Meursault - All Creatures Will Make Merry Album Review
So far, Meursault have been racking up a hell of a lot of praise from the media for their inventive sonic sound scapes. They're the latest in that old familiar long line of 'new favourite bands' but unfortunately, and this might sound harsh, that is praise that I for one just do not understand.
Don't get me wrong; sure, the songs are here. Crank Resolutions is a slow burning and minimalist epic, as is New Ruin. Both songs have the potential to be huge: The potential to be something special.
These epics are sat next to more sombre and introspective numbers like the beautiful acoustic tones of Weather, and the poppy One Day This'll All Be Fields. Unfortunately, sometimes the vocals can not quite do the songs justice, with so much reverb on them that it sounds almost like whale song. It is a shame because as I have said, these songs have bags of potential. The vocals however are not the main problem with this album. Up until this point in the review I've been ignoring the absolutely colossal elephant in the room that really brings the album down for me personally. The main issue I have with All Creatures Will Make Merry is its production.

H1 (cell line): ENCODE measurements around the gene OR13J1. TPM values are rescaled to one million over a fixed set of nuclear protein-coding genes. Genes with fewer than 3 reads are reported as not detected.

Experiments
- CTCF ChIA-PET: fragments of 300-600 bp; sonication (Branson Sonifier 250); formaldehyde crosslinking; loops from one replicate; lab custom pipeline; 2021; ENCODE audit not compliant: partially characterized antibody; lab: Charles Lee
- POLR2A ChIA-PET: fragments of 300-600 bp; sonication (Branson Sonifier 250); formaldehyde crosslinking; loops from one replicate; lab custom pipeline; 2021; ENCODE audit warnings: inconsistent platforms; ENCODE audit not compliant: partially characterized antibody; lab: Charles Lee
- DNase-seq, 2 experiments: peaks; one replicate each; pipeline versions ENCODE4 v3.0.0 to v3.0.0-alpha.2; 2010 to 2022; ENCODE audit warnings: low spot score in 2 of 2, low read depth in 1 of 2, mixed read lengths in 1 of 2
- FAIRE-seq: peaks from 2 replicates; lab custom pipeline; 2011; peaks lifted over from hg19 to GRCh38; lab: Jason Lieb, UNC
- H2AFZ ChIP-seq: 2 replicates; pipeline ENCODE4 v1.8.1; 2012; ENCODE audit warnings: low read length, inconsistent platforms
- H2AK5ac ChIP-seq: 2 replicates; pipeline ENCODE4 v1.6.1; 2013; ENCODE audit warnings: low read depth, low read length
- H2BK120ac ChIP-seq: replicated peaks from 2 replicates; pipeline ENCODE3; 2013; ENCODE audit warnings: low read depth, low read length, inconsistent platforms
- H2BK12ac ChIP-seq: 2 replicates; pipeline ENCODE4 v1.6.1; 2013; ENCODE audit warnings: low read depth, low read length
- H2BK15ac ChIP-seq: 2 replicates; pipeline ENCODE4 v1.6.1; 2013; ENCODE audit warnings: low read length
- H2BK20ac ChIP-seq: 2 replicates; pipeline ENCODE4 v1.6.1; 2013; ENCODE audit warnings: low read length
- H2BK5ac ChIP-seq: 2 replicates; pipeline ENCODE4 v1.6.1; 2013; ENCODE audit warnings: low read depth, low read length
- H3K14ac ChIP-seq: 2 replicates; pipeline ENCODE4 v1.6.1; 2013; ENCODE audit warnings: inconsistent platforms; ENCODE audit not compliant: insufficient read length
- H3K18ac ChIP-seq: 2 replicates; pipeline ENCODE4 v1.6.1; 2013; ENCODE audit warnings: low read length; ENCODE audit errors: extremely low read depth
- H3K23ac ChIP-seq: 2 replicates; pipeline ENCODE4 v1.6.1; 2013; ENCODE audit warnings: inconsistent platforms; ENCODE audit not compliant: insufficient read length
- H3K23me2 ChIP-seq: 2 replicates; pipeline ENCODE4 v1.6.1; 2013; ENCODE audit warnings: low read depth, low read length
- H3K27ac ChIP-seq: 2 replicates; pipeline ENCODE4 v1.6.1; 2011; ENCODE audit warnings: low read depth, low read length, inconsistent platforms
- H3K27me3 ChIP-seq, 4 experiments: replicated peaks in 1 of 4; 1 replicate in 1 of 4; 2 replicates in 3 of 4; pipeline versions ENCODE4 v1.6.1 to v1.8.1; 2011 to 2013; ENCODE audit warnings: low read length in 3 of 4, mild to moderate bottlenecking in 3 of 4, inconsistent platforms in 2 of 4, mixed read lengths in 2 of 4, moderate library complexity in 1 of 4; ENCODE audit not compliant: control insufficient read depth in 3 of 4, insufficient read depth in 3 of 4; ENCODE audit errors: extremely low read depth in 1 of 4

Given that in this day and age it is not that difficult or expensive to make a decent sounding recording anymore, it seems odd to me to do such a poor job on producing songs that you have perhaps toiled over day and night for massive amounts of time. Put plainly, when you put this CD in the player, it sounds like you are listening to a band performing about three rooms away with cotton wool stuffed in your ears. It massively detracts from the experience and the overall quality of the album so much so that it just can't be ignored. If I'm honest, it makes it difficult to get through the album in one sitting. You can call it a DIY ethic, but I never heard Black Flag sounding this poorly produced. When you can't hear a band it makes it difficult to judge how good they really are.
With that in mind, All Creatures Make Merry is the most frustrating album I've heard in my life. I want to love the melancholy piano sounds of album closer A Fair Exchange, but through the layers of reverb and whatever other effects they've layered on to this, I just can't. It is a real shame that this potential is shot dead by something so easily fixed. I hope Meursault and other bands that have done this sort of production job on their albums can learn in time for their follow-ups that making a great sounding album is not selling out.
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